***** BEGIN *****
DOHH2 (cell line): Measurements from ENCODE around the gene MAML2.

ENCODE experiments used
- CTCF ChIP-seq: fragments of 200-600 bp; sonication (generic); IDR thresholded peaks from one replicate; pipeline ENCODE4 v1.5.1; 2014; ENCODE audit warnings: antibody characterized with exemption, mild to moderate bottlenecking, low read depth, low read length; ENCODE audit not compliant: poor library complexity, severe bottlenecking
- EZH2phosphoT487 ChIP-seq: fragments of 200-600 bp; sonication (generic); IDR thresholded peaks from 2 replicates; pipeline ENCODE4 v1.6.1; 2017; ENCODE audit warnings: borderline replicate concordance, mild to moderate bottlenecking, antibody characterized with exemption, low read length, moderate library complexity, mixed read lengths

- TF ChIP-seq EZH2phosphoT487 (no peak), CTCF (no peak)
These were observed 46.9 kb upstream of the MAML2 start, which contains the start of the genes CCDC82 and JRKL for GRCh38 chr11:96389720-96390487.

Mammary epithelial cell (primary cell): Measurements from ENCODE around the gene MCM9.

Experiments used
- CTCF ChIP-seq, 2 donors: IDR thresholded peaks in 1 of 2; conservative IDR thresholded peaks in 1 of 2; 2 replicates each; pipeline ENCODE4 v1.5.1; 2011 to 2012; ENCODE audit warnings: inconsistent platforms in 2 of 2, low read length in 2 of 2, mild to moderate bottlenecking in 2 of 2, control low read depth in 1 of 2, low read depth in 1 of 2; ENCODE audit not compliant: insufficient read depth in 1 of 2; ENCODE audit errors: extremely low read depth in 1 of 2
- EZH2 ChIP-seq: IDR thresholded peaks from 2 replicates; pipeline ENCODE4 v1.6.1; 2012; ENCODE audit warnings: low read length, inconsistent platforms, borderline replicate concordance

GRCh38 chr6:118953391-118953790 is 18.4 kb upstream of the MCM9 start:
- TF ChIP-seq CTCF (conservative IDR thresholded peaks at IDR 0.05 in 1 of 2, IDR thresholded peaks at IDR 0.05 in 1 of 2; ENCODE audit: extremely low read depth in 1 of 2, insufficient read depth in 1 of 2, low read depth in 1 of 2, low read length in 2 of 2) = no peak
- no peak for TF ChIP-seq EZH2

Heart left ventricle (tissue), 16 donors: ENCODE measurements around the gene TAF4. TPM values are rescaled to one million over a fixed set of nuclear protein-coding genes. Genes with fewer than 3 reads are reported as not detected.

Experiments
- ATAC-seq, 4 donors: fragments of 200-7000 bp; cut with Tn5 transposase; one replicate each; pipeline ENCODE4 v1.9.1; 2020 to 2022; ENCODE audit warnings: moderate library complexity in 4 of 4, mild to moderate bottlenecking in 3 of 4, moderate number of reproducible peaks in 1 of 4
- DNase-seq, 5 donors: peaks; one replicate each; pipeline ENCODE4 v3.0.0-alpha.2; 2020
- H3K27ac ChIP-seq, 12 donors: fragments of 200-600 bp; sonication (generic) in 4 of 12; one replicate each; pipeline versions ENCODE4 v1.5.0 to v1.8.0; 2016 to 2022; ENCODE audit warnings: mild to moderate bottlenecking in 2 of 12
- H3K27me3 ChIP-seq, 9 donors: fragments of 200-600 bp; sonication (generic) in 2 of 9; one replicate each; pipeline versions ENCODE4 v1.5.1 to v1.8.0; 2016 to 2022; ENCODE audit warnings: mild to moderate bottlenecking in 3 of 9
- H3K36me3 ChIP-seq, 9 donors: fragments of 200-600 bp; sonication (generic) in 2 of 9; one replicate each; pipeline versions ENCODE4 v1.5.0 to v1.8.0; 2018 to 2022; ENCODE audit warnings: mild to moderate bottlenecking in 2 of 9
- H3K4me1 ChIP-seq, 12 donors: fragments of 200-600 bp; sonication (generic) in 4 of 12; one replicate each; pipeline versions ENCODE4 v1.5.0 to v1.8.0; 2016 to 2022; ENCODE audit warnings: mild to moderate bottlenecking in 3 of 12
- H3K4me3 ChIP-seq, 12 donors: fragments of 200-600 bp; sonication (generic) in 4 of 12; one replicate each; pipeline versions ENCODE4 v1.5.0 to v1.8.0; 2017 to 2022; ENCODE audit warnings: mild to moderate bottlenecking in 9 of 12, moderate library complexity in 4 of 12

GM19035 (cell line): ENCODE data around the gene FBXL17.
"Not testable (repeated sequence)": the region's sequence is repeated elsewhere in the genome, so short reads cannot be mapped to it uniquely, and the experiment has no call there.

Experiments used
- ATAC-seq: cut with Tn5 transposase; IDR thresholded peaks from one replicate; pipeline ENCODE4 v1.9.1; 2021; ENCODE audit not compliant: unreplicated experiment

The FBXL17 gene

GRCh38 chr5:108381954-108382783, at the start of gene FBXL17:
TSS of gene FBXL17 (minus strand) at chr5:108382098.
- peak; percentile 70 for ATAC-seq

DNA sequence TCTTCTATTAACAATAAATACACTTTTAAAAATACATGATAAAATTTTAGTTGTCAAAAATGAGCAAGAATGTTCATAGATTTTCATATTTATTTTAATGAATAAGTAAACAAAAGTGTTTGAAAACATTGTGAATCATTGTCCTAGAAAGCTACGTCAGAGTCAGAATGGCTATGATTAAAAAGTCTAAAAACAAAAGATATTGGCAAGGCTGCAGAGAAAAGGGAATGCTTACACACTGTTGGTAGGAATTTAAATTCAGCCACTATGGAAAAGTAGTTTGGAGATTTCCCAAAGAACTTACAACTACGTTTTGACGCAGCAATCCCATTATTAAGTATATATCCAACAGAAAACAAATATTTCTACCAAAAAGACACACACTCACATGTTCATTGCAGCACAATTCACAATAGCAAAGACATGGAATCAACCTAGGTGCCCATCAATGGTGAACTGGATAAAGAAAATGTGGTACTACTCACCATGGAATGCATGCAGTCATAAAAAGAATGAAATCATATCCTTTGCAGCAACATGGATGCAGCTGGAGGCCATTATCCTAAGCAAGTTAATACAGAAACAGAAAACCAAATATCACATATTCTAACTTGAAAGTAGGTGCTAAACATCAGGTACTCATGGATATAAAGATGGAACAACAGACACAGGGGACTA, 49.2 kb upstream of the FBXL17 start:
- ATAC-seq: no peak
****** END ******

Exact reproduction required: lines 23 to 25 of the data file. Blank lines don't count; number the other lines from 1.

GM19035 (cell line): ENCODE data around the gene FBXL17.
"Not testable (repeated sequence)": the region's sequence is repeated elsewhere in the genome, so short reads cannot be mapped to it uniquely, and the experiment has no call there.

Experiments used